with the two eyes together (binocular near point), or with
        each eye separately (monocular near point).
     Nine points of the law, all but the tenth point; the
        greater weight of authority.
     On the point. See At point, above.
     Point lace, lace wrought with the needle, as distinguished
        from that made on the pillow.
     Point net, a machine-made lace imitating a kind of Brussels
        lace (Brussels ground).
     Point of concurrence (Geom.), a point common to two lines,
        but not a point of tangency or of intersection, as, for
        instance, that in which a cycloid meets its base.
     Point of contrary flexure, a point at which a curve changes
        its direction of curvature, or at which its convexity and
        concavity change sides.
     Point of order, in parliamentary practice, a question of
        order or propriety under the rules.
     Point of sight (Persp.), in a perspective drawing, the
        point assumed as that occupied by the eye of the
     Point of view, the relative position from which anything is
        seen or any subject is considered.
     Points of the compass (Naut.), the thirty-two points of
        division of the compass card in the mariner's compass; the
        corresponding points by which the circle of the horizon is
        supposed to be divided, of which the four marking the
        directions of east, west, north, and south, are called
        cardinal points, and the rest are named from their
        respective directions, as N. by E., N. N. E., N. E. by N.,
        N. E., etc. See Illust. under Compass.
     Point paper, paper pricked through so as to form a stencil
        for transferring a design.
     Point system of type. See under Type.
     Singular point (Geom.), a point of a curve which possesses
        some property not possessed by points in general on the
        curve, as a cusp, a point of inflection, a node, etc.
     To carry one's point, to accomplish one's object, as in a
     To make a point of, to attach special importance to.
     To make a point, or To gain a point, accomplish that
        which was proposed; also, to make advance by a step,
        grade, or position.
     To mark a point, or To score a point, as in billiards,
        cricket, etc., to note down, or to make, a successful hit,
        run, etc.
     To strain a point, to go beyond the proper limit or rule;
        to stretch one's authority or conscience.
     Vowel point, in Arabic, Hebrew, and certain other Eastern
        and ancient languages, a mark placed above or below the
        consonant, or attached to it, representing the vowel, or
        vocal sound, which precedes or follows the consonant.
        [1913 Webster]

From The Collaborative International Dictionary of English v.0.48 :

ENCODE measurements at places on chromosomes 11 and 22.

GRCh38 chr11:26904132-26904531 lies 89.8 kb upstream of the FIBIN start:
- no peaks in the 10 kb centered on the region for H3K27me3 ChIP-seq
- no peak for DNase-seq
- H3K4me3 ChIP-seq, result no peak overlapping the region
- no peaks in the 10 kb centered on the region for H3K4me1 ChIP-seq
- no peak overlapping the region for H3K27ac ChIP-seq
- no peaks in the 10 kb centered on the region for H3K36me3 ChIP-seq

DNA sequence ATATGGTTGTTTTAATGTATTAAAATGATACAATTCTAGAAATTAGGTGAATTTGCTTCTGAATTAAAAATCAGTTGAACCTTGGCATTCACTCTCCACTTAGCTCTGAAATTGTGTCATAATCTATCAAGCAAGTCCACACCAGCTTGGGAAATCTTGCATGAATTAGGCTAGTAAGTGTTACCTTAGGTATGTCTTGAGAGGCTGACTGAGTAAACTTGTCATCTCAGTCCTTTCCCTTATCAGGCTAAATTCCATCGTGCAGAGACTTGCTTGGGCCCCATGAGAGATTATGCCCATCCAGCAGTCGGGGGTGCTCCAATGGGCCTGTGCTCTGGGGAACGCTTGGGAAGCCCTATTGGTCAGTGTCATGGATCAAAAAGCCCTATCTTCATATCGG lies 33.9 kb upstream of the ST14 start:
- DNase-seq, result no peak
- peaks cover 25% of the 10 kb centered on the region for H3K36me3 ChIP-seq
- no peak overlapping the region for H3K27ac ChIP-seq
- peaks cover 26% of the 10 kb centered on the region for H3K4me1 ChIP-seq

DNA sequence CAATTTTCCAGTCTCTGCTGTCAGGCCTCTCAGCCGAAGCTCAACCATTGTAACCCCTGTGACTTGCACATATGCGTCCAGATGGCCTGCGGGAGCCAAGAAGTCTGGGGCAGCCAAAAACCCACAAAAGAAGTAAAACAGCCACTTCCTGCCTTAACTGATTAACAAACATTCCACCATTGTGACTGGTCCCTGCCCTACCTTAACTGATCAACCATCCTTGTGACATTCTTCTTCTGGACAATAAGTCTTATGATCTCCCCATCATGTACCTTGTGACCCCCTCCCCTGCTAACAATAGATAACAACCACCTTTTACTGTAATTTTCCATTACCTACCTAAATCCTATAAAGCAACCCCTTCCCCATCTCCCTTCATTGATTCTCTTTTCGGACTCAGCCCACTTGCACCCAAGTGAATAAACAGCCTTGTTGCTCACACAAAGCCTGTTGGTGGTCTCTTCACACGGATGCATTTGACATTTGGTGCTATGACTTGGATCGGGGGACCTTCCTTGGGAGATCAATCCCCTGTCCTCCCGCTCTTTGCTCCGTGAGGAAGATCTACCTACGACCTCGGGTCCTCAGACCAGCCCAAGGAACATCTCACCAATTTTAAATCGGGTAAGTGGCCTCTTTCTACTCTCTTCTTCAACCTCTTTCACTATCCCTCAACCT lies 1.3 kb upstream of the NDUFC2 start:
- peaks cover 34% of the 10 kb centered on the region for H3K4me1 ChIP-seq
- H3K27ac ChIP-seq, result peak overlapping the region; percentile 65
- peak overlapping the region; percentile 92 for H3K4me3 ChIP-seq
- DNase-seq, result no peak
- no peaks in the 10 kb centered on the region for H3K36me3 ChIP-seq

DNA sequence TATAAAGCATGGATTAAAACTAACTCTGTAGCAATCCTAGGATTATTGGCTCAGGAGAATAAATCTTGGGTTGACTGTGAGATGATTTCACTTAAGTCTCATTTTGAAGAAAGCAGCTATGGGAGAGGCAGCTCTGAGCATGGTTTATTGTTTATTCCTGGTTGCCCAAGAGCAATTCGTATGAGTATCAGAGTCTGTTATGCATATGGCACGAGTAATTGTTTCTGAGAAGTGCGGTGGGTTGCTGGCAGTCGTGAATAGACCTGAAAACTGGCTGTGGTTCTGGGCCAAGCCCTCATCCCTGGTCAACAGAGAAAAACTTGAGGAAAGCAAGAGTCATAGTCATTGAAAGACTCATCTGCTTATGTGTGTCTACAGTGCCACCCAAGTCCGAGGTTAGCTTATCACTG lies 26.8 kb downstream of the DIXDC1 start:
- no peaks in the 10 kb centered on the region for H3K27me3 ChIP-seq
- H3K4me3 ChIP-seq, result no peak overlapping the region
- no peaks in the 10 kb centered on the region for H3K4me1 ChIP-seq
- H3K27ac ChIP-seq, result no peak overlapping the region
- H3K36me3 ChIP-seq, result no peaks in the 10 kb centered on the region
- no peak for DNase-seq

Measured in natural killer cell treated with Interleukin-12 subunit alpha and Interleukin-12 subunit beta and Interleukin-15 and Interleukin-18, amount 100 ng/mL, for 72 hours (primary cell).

Dead \Dead\ (d[e^]d), a. [OE. ded, dead, deed, AS. de['a]d; akin
     to OS. d[=o]d, D. dood, G. todt, tot, Icel. dau[eth]r, Sw. &
     Dan. d["o]d, Goth. daubs; prop. p. p. of an old verb meaning
     to die. See Die, and cf. Death.]
     1. Deprived of life; -- opposed to alive and living;
        reduced to that state of a being in which the organs of
        motion and life have irrevocably ceased to perform their
        functions; as, a dead tree; a dead man. "The queen, my
        lord, is dead." --Shak.
        [1913 Webster]
              The crew, all except himself, were dead of hunger.
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              Seek him with candle, bring him dead or living.
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     2. Destitute of life; inanimate; as, dead matter.
        [1913 Webster]
     3. Resembling death in appearance or quality; without show of
        life; deathlike; as, a dead sleep.
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     4. Still as death; motionless; inactive; useless; as, dead
        calm; a dead load or weight.
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     5. So constructed as not to transmit sound; soundless; as, a
        dead floor.
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     6. Unproductive; bringing no gain; unprofitable; as, dead
        capital; dead stock in trade.
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     7. Lacking spirit; dull; lusterless; cheerless; as, dead eye;
        dead fire; dead color, etc.
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     8. Monotonous or unvaried; as, a dead level or pain; a dead
        wall. "The ground is a dead flat." --C. Reade.
        [1913 Webster]
     9. Sure as death; unerring; fixed; complete; as, a dead shot;
        a dead certainty.
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              I had them a dead bargain.            --Goldsmith.
        [1913 Webster]
     10. Bringing death; deadly. --Shak.
         [1913 Webster]
     11. Wanting in religious spirit and vitality; as, dead faith;
         dead works. "Dead in trespasses." --Eph. ii. 1.
         [1913 Webster]
     12. (Paint.)